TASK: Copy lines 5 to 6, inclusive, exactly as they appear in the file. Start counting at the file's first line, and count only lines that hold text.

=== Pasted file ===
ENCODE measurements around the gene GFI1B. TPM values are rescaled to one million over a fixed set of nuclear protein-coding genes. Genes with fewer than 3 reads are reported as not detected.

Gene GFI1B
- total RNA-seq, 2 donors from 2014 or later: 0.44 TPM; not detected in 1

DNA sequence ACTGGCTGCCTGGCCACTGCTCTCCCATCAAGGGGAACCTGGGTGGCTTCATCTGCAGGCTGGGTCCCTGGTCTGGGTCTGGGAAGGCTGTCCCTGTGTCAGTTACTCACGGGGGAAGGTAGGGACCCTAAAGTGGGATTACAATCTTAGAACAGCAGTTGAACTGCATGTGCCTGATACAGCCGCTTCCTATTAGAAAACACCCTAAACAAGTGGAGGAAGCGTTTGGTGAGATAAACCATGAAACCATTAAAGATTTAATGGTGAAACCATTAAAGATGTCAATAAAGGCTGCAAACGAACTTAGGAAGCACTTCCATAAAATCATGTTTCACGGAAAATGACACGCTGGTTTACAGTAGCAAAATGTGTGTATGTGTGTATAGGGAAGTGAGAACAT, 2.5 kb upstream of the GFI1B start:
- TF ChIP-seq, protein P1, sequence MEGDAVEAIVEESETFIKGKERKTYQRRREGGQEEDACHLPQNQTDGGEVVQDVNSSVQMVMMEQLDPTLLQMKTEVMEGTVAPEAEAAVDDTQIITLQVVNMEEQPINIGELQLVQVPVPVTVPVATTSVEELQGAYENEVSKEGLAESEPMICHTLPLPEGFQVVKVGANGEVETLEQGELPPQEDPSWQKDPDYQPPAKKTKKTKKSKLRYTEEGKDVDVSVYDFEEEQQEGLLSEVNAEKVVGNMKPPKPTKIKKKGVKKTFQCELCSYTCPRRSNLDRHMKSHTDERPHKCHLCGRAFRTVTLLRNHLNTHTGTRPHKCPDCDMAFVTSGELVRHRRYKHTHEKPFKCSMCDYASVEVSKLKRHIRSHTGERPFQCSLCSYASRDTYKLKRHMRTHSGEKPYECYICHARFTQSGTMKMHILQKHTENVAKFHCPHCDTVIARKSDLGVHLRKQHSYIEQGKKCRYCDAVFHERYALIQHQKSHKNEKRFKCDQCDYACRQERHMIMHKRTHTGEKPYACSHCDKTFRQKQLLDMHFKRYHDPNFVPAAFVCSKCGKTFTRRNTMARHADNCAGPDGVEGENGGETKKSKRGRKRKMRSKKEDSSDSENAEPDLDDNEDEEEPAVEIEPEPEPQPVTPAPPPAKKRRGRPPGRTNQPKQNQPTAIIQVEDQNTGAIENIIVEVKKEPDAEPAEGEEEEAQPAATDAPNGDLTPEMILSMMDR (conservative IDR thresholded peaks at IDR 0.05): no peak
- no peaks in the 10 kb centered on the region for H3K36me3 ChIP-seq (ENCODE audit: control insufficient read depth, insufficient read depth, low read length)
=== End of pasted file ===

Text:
- TF ChIP-seq, protein P1, sequence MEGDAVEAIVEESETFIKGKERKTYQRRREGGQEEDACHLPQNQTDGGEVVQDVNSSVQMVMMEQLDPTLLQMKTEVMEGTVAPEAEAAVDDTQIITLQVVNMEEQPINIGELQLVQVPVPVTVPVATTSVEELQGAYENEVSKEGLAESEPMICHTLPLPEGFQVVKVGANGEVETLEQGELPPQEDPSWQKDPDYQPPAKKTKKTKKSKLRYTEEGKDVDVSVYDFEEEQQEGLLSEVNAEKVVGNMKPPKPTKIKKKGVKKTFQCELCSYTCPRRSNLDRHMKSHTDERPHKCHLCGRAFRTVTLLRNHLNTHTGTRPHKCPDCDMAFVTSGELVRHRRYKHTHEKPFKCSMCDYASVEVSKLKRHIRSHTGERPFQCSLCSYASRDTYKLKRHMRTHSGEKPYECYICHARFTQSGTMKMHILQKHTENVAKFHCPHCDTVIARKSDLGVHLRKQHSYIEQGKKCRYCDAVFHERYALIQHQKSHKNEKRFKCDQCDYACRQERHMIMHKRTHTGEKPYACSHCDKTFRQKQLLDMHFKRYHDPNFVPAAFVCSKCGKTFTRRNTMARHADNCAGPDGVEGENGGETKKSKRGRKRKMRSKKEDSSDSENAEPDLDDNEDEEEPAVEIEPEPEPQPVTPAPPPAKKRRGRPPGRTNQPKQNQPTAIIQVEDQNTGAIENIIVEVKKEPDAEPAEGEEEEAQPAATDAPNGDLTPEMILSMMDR (conservative IDR thresholded peaks at IDR 0.05): no peak
- no peaks in the 10 kb centered on the region for H3K36me3 ChIP-seq (ENCODE audit: control insufficient read depth, insufficient read depth, low read length)